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It is impoffible, in attending to the numerous branches of this performance, not to applaud the diligence of the Author ; whose exemption from prejudices in a country which has been torn with the wildest factions and the groffest bigotry, are demonstrations of candour and sincerity. In his compofition, though not free from a variety of little defects, he is generally clear and perspicuous; and when his subjects permit, his narration is not inelegant; but sometimes too Aorid.
ART. IX. A Collection of Prints, in Imitation of Drawings. To
which are annexed Lives of their Authors, with explanatory and critical Notes. By Charles Rogers, Esq; F. R. S. and S. A. S. 2 Vols. Folio. Imperial Paper. 121. 128. White, &c. 1778,
O collect the precious remains of ingenious artists, is a
mark of elegant taste; to preserve those remains, at great expence, and to endeavour to beltow on them immortality, is a proof of generous ardour for the improvement of society: for the cultivation of refined arts, whatever the eloquent but fanciful Rousseau and his followers may pretend, contributes not only to the embellishment and splendor of polished life, but to its real happiness and perfection :
“ Ingenuas didicisse fideliter artes
" Emollit mores, nec finit effe feros.” When we consider the imitative arts in their relation to the general improvement of civil society, the invention of engraving is entitled to a principal snare of our regard. This art, though but the copy of a copy, diffuses and perpetuates the sublime conceptions of the painter, and renders that which would otherwise be confined to a particular place, and to a few centuries, the general entertainment of the present age, and the moft distant posterity. The same advantage which printing has bestowed on science and literature, engraving has conferred
the arts of design ; and had these valuable inventions been known to the celebrated nations of antiquity, the taste of beauty, as well as the knowledge of truth, would in all probability have advanced with a more rapid progress, and have already approached nearer to that degree of perfection, which is consistent with the limited powers of human nature. But the invention of engraving, as well as of typography, was reserved for the middle of the 15th century; and the improvement which, since that period, the modern nations of Europe have attained in arts, sciences, laws and manners, is unrivalled in the history of mankind.
The splendid work of which we here announce the publication, is executed in various kinds of engraving; if we apply that term generally to denote the art of copying drawings as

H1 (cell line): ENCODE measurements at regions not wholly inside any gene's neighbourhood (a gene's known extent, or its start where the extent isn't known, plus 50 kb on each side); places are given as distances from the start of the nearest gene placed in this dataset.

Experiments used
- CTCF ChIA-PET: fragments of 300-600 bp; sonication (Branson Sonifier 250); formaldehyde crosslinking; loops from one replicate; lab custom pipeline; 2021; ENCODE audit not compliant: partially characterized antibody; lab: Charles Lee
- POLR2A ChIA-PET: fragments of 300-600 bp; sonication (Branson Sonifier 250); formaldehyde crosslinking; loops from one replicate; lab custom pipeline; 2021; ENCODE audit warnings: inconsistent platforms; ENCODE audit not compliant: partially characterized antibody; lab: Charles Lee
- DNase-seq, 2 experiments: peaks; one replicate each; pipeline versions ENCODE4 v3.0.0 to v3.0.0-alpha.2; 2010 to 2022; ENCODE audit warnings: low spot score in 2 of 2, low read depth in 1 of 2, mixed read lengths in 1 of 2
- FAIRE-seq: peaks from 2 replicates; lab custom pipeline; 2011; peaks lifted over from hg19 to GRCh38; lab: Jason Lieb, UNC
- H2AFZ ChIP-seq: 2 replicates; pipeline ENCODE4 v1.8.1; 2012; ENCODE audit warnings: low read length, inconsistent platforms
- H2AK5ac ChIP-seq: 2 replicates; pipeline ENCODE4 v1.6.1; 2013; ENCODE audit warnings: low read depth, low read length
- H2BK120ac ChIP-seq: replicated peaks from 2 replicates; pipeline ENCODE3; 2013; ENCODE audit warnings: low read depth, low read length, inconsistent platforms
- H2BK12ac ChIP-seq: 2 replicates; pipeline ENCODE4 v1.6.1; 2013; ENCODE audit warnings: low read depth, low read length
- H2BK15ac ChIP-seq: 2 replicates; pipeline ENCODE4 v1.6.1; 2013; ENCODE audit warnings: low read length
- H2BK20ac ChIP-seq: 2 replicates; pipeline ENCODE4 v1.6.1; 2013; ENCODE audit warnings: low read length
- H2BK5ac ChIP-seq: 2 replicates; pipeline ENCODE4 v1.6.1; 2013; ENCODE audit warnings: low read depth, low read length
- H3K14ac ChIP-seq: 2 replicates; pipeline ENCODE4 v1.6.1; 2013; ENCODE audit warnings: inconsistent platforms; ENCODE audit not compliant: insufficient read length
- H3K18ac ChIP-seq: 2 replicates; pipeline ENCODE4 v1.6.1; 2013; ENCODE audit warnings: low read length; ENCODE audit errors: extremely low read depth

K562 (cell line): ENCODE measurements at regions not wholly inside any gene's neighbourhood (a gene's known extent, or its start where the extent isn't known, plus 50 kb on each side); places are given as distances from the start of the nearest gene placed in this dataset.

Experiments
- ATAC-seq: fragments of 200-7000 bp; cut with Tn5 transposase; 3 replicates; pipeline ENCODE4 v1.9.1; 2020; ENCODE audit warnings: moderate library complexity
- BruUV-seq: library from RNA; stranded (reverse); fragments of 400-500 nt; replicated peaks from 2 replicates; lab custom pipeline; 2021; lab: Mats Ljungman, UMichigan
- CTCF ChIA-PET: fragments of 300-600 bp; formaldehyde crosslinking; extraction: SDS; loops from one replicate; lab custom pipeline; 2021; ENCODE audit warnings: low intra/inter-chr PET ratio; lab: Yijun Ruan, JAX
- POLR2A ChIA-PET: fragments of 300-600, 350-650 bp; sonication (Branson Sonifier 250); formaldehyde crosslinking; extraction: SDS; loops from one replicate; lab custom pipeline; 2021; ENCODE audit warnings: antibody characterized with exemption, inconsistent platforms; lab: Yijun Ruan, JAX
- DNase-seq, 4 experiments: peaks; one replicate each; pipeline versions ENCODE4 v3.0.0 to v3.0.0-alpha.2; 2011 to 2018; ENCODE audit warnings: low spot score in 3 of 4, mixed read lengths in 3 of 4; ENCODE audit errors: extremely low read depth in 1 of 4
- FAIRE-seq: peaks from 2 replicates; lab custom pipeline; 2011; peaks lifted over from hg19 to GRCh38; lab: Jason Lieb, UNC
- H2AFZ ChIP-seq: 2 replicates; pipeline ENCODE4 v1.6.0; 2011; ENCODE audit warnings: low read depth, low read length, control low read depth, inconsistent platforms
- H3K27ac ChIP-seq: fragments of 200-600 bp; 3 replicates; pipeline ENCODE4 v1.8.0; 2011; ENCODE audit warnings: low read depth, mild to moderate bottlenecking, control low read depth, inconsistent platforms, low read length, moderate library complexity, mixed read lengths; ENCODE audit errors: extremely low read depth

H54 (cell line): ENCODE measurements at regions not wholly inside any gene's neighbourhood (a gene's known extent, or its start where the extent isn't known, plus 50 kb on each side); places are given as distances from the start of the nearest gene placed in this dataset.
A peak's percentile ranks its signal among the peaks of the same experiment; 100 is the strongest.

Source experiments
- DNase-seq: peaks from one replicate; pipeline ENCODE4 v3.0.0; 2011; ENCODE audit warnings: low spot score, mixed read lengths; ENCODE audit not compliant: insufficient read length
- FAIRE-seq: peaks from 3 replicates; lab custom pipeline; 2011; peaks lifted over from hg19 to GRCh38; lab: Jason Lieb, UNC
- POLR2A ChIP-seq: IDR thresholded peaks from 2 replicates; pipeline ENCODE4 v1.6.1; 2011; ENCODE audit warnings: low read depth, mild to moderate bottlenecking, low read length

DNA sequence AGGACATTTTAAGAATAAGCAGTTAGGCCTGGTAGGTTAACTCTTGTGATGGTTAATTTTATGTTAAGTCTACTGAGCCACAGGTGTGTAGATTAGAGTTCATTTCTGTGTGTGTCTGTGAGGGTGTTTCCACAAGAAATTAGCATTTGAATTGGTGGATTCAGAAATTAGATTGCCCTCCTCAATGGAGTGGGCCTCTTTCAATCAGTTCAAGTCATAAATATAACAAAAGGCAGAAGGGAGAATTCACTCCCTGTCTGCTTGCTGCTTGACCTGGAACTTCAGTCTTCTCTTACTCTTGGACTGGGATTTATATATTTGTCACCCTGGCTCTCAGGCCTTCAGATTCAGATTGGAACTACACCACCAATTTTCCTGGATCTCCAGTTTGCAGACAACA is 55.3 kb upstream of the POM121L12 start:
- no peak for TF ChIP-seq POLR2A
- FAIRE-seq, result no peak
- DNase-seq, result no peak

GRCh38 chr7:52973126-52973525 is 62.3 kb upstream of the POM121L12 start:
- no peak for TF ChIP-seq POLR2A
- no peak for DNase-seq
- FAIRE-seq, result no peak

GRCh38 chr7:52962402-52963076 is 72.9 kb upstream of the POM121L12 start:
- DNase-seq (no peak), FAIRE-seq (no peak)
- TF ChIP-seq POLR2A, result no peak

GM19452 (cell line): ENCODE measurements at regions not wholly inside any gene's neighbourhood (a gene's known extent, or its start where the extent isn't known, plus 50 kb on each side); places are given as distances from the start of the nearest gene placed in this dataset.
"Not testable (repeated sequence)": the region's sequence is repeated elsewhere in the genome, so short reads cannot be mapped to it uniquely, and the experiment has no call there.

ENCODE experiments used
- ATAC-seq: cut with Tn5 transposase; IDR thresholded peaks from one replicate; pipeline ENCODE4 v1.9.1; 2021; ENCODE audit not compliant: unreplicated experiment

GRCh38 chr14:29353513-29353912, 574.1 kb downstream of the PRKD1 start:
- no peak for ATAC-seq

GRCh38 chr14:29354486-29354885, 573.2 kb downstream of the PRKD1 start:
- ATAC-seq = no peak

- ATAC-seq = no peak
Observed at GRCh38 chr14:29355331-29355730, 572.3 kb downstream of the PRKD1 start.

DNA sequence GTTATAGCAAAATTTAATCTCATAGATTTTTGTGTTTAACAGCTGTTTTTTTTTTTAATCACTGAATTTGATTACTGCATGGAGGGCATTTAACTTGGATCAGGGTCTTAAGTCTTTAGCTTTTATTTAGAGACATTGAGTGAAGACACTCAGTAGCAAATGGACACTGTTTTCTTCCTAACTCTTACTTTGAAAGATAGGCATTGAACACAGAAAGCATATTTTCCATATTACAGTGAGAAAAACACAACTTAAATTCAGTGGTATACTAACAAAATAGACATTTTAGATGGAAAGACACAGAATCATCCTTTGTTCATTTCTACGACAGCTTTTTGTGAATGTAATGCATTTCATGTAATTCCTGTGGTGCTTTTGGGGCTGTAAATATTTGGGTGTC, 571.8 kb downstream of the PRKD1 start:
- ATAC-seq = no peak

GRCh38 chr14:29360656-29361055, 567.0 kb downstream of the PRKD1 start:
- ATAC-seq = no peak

well as paintings, on wood or metal, to be afterwards impreffed on paper; but we do not find that this branch of the art has received a particular name in any, modern language; and the ancients, as we have already binted, were entirely unacquainted with printing, in every sense of the word.
The work before us.contains one hundred and twelve prints in imitation of the drawings of the greatest painters; and they are executed by the most celebrated artists of this kingdom. We shall give the names of the masters, whose works are here faithfully copied, and a list of the pieces which seem most worthy of attention.
Supper. 2. Michel Angelo Buonarotti: The Madonna 3. Raffaelle. If, The gathering of Manna. 2d, Terræ motus. 4. Giulio Romano. Nature and Time. 5. Caravaggio: Birth of Jupiter. 6. Bandinelli. Two Lovers. 7. Battista Franco. Discovery of Achilles. 8. Perino del Vago. Battle of the Centaurs and Lapithe. 9. Zuccaro. Queen Elizabeth. 16. Domen. Paffignano. Sleep in the arms of Night. 11. Pietro da Coriona. Scilurus recommending concord to his forse 12. Bernino. Angel bearing the Cross. 13. Andrea Sacchi. St. Antony preaching to the fishes. 14. Stefano della Bella. Theatrical figure of a young man. 15. Romanelli. Judgment of Paris. 26. Bourgognone. Two battle pieces. 27. Filippo Lauri. Corisca and the Satyr. 18. Carlo Maratci. Assumption of the Virgin. 19. Ciro Ferri. Cefar preferring his Agrarian Law. 20. Leone Ghezzi. Portrait. 21. Titiano. Repose. 22. Tintoretto. Study for a Crucifixion. 23. Paolo Veronese. First thougbt for a large composition. 24. Jacopo Palma. The woman wiping Jesus' feet with her hair.
VOL. il. 1. Correggio. Study for the principal part of his cupola. 2. Parmigiano, David and Goliah. 3. Camillo Procaccini. David with Goliah's head marthing bea 4. Lodovico Carracci. The Car of Harmony. 5. Agostino Carracci. Cupid with the sword of Mars: 6. Annibal Carracci. The Bacchanalia. 7. Michel Angelo da Caravaggio. A study. 8. Guido Reni. Repose. 9. Albani. Jofeph and Jefus: B ba
10. Dominichino. St. Catherine. 11. Guercino. Psyché attiring from the bath. 12. Schidoni. A heroine. 13. Mola. Cain and Abel. 14. Pesarese. Boys playing with a lamb. 15. Maria Canuti. Discovery of Achilles. 16. Elizabetta Sirani. Holy family. 17. Luca Cambiafo. Prometheus. 18. Salvator Rosa. Silenus and Satyrs. 19. Francisco Vieira. Calisto discovered. 20. Nicholas Poussin. Procesion of Silenus. 21. Le Sueur. Moses exposed. 22. Raimond le Fage. Vulcan's forge. 23. François Boucher. Bathsheba. 24. Breughel. Landscape. 25. Rubens. Helena Forman. 26. Van Dyk. Jacob persuaded to send Benjamin into Egypt. 27. Rembrandt. 1, Å monk sitting in his cell. 2d, Turks drink
ing coffee. 28. Wouwerman. Hawking. 29. Van de Velde. A rising storm. 30. Rysbrack. Time.
The portrait also of each painter, in a rondeau cut in wood, is prefixed to his life.
In order to render these prints faithful imitations, they are engraved by the same lines, of the same fize, and, as nearly as pollible, of the same colours, with the original drawings. This, doubtless, will give them a very high value with fuch as are fond of collecting the designs of great masters; and must also render them extremely precious to students in the arts, who will here perceive, inore distinctly than in the moft finished paintings, the beautiful lines by which a Raphael and a Guido expreffed those divine conceptions which have been so justly and so universally admired. Valuable pictures are commonly placed in churches or palaces, which are open, in all parts of Europe, to the inspection of the publie, Drawings are concealed in cabinets, to which only a few virtuosi have access. The publication of exact copies from the latter will be received therefore with gratitude by those who could not otherwise expect ta obtain an exa&t knowledge of the originals,